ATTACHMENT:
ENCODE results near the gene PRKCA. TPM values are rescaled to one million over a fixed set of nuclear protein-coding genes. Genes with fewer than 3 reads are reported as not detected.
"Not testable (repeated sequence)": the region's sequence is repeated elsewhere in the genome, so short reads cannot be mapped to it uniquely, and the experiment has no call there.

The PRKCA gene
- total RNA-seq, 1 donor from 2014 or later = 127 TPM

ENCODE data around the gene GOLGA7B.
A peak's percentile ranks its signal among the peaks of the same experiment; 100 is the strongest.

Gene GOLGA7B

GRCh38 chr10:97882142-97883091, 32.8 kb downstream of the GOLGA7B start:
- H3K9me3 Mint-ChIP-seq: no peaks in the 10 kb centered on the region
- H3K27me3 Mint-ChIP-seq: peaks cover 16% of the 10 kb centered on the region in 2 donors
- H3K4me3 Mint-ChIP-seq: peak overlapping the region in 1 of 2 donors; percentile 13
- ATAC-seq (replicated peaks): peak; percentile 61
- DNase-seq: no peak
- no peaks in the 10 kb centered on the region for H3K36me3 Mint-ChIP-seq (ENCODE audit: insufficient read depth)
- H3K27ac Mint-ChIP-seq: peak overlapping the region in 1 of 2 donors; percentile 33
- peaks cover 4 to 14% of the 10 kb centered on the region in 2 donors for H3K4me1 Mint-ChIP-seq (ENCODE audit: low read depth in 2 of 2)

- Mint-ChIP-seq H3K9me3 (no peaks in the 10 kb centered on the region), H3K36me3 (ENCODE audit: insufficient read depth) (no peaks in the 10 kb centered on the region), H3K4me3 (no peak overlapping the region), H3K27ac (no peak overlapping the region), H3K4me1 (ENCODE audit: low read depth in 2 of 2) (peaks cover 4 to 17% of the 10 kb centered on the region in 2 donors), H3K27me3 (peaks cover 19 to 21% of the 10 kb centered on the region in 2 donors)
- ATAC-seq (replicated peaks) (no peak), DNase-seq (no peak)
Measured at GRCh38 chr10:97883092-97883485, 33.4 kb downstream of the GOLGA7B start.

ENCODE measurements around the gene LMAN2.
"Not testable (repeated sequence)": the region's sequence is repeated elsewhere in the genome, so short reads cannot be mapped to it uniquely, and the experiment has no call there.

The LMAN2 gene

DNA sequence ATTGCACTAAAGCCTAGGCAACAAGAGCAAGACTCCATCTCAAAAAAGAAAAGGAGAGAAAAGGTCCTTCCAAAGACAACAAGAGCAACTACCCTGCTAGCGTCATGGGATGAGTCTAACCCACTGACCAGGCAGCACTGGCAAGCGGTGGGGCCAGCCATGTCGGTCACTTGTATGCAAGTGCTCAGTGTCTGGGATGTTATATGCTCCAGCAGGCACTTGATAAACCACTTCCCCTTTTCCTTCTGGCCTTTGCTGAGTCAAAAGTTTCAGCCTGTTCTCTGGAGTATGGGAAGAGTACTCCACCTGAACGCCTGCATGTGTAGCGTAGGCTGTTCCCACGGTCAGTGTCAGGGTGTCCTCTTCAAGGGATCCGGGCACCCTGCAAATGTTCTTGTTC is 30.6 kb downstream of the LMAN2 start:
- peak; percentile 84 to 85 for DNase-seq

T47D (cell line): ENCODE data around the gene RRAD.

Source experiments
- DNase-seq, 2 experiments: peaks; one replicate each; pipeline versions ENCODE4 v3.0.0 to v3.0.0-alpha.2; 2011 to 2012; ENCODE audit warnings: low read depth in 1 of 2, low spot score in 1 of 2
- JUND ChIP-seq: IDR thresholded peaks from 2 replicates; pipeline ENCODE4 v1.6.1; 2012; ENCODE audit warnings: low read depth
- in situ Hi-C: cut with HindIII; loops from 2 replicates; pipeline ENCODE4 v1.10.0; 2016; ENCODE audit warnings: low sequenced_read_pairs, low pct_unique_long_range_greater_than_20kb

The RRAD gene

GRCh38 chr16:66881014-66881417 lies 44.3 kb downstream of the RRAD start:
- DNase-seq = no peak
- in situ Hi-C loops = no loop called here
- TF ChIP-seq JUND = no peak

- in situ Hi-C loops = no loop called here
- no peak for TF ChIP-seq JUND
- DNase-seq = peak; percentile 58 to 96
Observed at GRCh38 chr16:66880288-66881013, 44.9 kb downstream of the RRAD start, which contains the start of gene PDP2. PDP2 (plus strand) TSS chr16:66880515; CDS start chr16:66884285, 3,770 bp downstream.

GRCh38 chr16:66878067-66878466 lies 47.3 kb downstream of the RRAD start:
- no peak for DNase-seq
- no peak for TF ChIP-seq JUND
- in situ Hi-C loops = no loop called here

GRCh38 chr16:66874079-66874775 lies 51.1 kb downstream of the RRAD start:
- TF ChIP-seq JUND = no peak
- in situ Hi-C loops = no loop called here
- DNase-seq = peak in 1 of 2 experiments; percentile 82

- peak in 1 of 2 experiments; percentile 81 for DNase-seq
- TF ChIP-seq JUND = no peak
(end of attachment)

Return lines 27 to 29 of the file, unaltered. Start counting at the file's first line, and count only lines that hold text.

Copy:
- DNase-seq, 2 experiments: peaks; one replicate each; pipeline versions ENCODE4 v3.0.0 to v3.0.0-alpha.2; 2011 to 2012; ENCODE audit warnings: low read depth in 1 of 2, low spot score in 1 of 2
- JUND ChIP-seq: IDR thresholded peaks from 2 replicates; pipeline ENCODE4 v1.6.1; 2012; ENCODE audit warnings: low read depth
- in situ Hi-C: cut with HindIII; loops from 2 replicates; pipeline ENCODE4 v1.10.0; 2016; ENCODE audit warnings: low sequenced_read_pairs, low pct_unique_long_range_greater_than_20kb